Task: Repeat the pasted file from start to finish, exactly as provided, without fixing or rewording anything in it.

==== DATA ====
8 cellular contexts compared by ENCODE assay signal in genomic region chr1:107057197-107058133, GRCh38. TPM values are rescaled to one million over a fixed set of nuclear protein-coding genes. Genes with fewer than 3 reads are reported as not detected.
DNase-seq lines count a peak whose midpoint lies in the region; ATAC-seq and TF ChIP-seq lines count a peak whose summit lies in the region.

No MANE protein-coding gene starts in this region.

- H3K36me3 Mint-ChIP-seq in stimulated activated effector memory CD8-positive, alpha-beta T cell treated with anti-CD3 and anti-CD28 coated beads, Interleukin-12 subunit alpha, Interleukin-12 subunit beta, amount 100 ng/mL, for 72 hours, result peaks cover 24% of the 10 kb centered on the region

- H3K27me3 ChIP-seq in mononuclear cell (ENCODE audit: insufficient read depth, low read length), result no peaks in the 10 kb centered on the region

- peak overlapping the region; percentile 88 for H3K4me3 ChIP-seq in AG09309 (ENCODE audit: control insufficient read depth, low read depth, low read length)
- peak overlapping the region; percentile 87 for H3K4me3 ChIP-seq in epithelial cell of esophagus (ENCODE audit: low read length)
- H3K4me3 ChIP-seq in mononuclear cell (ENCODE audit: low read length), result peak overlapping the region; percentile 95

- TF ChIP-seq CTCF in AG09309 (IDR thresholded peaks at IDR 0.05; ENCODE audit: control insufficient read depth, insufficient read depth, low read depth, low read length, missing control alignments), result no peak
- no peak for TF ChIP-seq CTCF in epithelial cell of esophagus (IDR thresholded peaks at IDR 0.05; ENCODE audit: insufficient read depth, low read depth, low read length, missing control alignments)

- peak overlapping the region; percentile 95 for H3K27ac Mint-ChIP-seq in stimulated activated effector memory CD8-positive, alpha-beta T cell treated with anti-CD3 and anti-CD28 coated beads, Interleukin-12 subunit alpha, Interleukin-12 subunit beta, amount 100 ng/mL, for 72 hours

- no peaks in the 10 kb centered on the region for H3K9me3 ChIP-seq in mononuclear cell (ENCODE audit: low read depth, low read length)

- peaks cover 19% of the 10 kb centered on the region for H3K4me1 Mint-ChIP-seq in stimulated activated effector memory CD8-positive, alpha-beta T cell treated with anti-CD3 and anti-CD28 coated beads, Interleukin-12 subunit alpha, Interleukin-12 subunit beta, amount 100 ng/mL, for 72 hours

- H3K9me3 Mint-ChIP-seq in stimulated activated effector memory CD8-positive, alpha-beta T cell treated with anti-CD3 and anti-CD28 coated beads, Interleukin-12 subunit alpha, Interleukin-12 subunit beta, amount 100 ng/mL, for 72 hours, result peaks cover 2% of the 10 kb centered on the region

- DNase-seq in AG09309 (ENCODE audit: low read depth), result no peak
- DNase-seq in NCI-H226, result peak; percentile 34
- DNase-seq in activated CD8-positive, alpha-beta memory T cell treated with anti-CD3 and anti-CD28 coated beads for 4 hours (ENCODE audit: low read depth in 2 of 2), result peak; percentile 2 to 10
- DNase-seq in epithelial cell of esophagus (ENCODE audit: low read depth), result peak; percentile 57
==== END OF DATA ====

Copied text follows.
8 cellular contexts compared by ENCODE assay signal in genomic region chr1:107057197-107058133, GRCh38. TPM values are rescaled to one million over a fixed set of nuclear protein-coding genes. Genes with fewer than 3 reads are reported as not detected.
DNase-seq lines count a peak whose midpoint lies in the region; ATAC-seq and TF ChIP-seq lines count a peak whose summit lies in the region.

No MANE protein-coding gene starts in this region.

- H3K36me3 Mint-ChIP-seq in stimulated activated effector memory CD8-positive, alpha-beta T cell treated with anti-CD3 and anti-CD28 coated beads, Interleukin-12 subunit alpha, Interleukin-12 subunit beta, amount 100 ng/mL, for 72 hours, result peaks cover 24% of the 10 kb centered on the region

- H3K27me3 ChIP-seq in mononuclear cell (ENCODE audit: insufficient read depth, low read length), result no peaks in the 10 kb centered on the region

- peak overlapping the region; percentile 88 for H3K4me3 ChIP-seq in AG09309 (ENCODE audit: control insufficient read depth, low read depth, low read length)
- peak overlapping the region; percentile 87 for H3K4me3 ChIP-seq in epithelial cell of esophagus (ENCODE audit: low read length)
- H3K4me3 ChIP-seq in mononuclear cell (ENCODE audit: low read length), result peak overlapping the region; percentile 95

- TF ChIP-seq CTCF in AG09309 (IDR thresholded peaks at IDR 0.05; ENCODE audit: control insufficient read depth, insufficient read depth, low read depth, low read length, missing control alignments), result no peak
- no peak for TF ChIP-seq CTCF in epithelial cell of esophagus (IDR thresholded peaks at IDR 0.05; ENCODE audit: insufficient read depth, low read depth, low read length, missing control alignments)

- peak overlapping the region; percentile 95 for H3K27ac Mint-ChIP-seq in stimulated activated effector memory CD8-positive, alpha-beta T cell treated with anti-CD3 and anti-CD28 coated beads, Interleukin-12 subunit alpha, Interleukin-12 subunit beta, amount 100 ng/mL, for 72 hours

- no peaks in the 10 kb centered on the region for H3K9me3 ChIP-seq in mononuclear cell (ENCODE audit: low read depth, low read length)

- peaks cover 19% of the 10 kb centered on the region for H3K4me1 Mint-ChIP-seq in stimulated activated effector memory CD8-positive, alpha-beta T cell treated with anti-CD3 and anti-CD28 coated beads, Interleukin-12 subunit alpha, Interleukin-12 subunit beta, amount 100 ng/mL, for 72 hours

- H3K9me3 Mint-ChIP-seq in stimulated activated effector memory CD8-positive, alpha-beta T cell treated with anti-CD3 and anti-CD28 coated beads, Interleukin-12 subunit alpha, Interleukin-12 subunit beta, amount 100 ng/mL, for 72 hours, result peaks cover 2% of the 10 kb centered on the region

- DNase-seq in AG09309 (ENCODE audit: low read depth), result no peak
- DNase-seq in NCI-H226, result peak; percentile 34
- DNase-seq in activated CD8-positive, alpha-beta memory T cell treated with anti-CD3 and anti-CD28 coated beads for 4 hours (ENCODE audit: low read depth in 2 of 2), result peak; percentile 2 to 10
- DNase-seq in epithelial cell of esophagus (ENCODE audit: low read depth), result peak; percentile 57